Talk dry, drink sweet…ish

It’s been less than a decade since Graham Beck wines took the dramatic step of jettisoning their still wine portfolio – with some notable category leaders among them! – in favour of sparkling wine. It was a bold R150 million move but was smart in that it allowed them to focus purely on Cap Classique.

One of their innovations which accompanied the announcement was the introduction of a demi-sec bubbly. And it’s a category of sparkling wine which shows no sign of slowing down. If anything, it’s speeding up with more and more producers now offering the market what it clearly wants – fizz with a touch of sweetness.

The 2023 Platter Guide still lists only a handful of examples in its comprehensive index, but it’s growing. Listed under ‘MCC, white, off-dry/semi-sweet ‘are Darling Cellars, Haute Cabrière, KWV, Pongrácz, Simonsig, Boschendal, Graham Beck, Havana Hills and Woolworths. And the roll of ‘MCC rosé off-dry/semi-sweet’ wines comprises Graham Beck, Krone, Pongrácz and Simonsig.

One of the newest entrants to the party is Cap Classique pioneer, Villiera which recently released Pearls of Nectar. (The name is a reference to the “magical string of tiny bubbles” which rise in the glass as well as the pearls of nectar exuded by the many indigenous plants on their property that attract birds and insects – which dovetails perfectly with Villiera’s longstanding green/eco-conscious ethos.)

Head of the Cape Wine Academy Heidi Duminy, who did her Master’s thesis on sparkling wine and also heads up the judging panel for the annual Amorim Cap Classique challenge, said sweeter bubbly is the hot topic of the moment. “Cap Classique is growing, but the sub-category that is just exploding is in the sweeter style,” she said. “More and more noted Cap Classique producers are expanding their range to include a demi-sec or a nectar.”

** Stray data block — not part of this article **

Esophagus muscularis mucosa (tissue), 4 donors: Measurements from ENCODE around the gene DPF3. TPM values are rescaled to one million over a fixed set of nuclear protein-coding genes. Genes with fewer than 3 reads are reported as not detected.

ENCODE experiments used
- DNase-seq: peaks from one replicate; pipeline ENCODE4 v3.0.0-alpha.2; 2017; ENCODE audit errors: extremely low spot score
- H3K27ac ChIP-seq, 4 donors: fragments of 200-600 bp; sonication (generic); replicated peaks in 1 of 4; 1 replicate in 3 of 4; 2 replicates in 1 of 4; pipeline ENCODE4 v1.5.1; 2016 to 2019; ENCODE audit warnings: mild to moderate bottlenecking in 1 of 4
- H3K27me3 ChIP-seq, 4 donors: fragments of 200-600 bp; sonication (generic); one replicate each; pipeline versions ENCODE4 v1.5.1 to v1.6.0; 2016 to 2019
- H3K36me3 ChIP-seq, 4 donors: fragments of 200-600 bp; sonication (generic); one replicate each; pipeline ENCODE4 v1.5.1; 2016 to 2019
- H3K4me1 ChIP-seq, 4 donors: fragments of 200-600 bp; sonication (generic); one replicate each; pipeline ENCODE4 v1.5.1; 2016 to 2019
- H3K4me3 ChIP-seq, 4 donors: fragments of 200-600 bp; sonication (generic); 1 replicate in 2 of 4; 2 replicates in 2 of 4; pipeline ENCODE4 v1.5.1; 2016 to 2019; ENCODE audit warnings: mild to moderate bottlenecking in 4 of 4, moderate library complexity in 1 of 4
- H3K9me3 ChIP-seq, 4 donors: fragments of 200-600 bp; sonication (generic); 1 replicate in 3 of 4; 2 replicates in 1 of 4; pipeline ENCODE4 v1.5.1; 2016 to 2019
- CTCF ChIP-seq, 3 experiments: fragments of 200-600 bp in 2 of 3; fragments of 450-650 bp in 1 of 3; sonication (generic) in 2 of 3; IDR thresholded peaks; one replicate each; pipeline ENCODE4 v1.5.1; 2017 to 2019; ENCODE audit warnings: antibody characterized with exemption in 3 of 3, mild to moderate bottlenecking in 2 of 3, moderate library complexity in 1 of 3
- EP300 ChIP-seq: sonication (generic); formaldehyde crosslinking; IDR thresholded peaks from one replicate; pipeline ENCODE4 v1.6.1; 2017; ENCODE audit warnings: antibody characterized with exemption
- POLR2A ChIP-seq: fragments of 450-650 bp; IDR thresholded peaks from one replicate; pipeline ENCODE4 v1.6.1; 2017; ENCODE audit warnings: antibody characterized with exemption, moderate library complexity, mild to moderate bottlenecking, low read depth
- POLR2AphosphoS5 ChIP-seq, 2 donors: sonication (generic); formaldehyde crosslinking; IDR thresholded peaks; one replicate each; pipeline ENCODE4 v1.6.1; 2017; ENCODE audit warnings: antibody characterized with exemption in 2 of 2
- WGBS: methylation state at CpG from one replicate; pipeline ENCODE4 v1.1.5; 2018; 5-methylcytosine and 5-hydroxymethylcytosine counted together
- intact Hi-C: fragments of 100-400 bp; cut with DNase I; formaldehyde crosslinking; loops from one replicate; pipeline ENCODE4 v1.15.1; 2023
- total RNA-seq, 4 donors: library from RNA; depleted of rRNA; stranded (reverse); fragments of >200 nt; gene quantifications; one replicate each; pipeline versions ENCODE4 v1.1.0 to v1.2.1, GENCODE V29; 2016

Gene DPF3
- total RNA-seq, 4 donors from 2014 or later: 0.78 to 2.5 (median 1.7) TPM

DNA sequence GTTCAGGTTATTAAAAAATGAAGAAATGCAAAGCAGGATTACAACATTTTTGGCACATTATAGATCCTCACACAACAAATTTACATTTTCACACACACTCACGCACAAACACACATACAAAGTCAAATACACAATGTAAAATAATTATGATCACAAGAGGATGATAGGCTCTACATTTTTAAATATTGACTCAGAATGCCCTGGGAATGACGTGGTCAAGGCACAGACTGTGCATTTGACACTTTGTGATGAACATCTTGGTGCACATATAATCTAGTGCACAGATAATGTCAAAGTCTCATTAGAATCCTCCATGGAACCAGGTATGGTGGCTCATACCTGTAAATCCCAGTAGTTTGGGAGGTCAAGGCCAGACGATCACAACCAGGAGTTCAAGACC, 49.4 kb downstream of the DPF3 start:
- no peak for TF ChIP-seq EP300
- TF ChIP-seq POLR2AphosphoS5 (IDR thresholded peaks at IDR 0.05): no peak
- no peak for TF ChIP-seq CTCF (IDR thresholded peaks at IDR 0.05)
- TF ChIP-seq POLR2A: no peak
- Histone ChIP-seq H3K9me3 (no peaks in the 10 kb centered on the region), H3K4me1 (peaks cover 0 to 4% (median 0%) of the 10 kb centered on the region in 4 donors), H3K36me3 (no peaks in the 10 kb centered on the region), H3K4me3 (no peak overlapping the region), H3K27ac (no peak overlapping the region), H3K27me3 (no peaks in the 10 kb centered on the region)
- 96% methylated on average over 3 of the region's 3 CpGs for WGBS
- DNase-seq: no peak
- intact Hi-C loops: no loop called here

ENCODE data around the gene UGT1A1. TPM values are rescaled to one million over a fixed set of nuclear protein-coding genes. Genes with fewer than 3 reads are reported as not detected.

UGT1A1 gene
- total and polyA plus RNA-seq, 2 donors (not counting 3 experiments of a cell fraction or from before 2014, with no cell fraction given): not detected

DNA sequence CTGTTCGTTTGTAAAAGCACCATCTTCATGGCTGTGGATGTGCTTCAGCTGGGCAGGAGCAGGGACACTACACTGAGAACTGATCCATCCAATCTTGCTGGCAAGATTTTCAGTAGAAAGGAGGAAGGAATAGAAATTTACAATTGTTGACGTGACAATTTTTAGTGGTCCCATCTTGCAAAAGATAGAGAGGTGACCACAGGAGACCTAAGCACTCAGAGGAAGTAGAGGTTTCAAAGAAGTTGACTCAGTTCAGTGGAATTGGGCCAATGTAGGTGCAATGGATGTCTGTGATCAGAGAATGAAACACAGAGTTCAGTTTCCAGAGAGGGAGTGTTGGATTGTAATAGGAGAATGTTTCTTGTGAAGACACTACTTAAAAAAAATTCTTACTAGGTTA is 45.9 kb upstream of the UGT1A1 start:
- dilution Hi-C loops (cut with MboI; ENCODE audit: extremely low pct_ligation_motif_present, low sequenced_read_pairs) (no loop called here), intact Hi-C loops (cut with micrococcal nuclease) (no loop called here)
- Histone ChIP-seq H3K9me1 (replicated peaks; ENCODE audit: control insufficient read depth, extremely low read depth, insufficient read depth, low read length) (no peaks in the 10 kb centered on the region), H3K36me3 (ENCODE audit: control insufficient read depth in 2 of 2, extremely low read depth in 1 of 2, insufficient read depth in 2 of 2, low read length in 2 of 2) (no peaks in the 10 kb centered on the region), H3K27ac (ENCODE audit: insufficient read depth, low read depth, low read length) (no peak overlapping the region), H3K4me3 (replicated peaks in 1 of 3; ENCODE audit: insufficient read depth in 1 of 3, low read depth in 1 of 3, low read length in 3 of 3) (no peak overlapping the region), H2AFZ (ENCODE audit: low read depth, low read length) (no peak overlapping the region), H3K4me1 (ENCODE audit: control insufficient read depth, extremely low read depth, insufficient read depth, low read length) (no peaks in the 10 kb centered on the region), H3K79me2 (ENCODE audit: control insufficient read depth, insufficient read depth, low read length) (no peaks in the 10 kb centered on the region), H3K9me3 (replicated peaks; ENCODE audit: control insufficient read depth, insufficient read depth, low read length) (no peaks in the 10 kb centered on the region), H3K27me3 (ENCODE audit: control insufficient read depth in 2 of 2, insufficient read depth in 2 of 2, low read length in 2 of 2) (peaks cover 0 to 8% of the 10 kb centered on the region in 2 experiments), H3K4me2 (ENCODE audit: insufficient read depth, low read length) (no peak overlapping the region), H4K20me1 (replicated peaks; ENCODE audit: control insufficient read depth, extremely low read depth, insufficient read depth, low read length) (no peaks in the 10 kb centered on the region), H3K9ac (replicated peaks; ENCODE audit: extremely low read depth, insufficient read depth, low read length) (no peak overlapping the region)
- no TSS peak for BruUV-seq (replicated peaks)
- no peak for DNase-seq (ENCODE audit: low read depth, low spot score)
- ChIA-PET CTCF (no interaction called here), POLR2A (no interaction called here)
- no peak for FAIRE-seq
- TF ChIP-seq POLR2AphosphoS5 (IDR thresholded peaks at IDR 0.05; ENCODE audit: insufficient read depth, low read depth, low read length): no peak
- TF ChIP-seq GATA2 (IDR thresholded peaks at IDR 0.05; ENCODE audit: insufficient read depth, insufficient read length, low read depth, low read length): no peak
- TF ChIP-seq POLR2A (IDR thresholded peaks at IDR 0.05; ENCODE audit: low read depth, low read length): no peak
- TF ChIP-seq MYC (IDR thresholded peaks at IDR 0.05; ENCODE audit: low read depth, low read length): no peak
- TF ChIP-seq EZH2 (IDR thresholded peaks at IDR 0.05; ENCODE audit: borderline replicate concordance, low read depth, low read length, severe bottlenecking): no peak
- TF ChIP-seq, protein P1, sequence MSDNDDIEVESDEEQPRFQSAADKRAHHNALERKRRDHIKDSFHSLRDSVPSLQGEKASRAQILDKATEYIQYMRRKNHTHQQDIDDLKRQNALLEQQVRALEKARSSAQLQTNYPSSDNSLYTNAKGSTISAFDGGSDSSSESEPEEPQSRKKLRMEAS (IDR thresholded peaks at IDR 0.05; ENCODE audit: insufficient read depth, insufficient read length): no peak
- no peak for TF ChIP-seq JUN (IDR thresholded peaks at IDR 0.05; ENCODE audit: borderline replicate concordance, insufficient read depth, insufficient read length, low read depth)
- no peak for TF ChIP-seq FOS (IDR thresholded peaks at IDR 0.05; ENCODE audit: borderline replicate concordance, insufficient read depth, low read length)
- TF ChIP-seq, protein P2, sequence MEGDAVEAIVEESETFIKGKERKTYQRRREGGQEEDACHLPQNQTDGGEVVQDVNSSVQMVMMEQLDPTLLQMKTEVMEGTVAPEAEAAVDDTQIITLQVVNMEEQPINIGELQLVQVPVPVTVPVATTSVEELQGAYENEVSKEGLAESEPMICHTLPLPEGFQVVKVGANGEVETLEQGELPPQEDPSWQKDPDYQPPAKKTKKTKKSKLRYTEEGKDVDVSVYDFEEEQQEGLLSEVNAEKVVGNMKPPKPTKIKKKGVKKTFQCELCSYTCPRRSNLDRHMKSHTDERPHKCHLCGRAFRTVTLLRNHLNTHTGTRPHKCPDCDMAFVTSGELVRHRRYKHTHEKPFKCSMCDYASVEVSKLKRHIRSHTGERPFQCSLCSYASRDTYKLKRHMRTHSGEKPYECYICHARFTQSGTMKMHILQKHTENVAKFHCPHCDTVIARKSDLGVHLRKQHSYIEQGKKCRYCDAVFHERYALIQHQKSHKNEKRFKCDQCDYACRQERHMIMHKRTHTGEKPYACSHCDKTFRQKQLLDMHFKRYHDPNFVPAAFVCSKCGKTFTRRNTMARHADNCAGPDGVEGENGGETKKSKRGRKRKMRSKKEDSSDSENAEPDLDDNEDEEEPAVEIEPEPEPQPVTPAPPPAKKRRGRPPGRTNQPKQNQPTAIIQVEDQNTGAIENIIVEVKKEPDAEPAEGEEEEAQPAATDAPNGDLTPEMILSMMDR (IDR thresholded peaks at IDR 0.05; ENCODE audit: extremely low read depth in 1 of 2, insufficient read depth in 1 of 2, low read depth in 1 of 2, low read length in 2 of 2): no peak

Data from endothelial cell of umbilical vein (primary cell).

Although there is not yet an “official” name for this sweeter style locally, most producers have opted to follow the lead set by Krone, the Tulbagh-based bubbly specialist. Krone Night Nectar demi-sec is the undoubted leader of the pack, selling 146 000 bottles into local retail, Duminy said. “They’re the biggest by far. The next or second spot is occupied by Distell’s Pongracz with its distinctively purple packaged Noble Nectar and they’re at 96 000 bottles.”

Duminy said consumers relate to the term “nectar” far more easily than they would to demi-sec, which is the sweetness level which Champagne favours. According to SA wine sweetness legislation – specifically for bubbly – semi-sweet is between 32 and 50 grams per litre of residual sugar, where dry is anything under 12g. This is modelled on France’s sweetness levels which are brut nature (0 – 3g), extra brut (0 – 6g), brut (0 – 12g), extra dry (12 – 17g), sec or dry (17 – 32g), demi-sec (32 – 50g) and doux (50g+).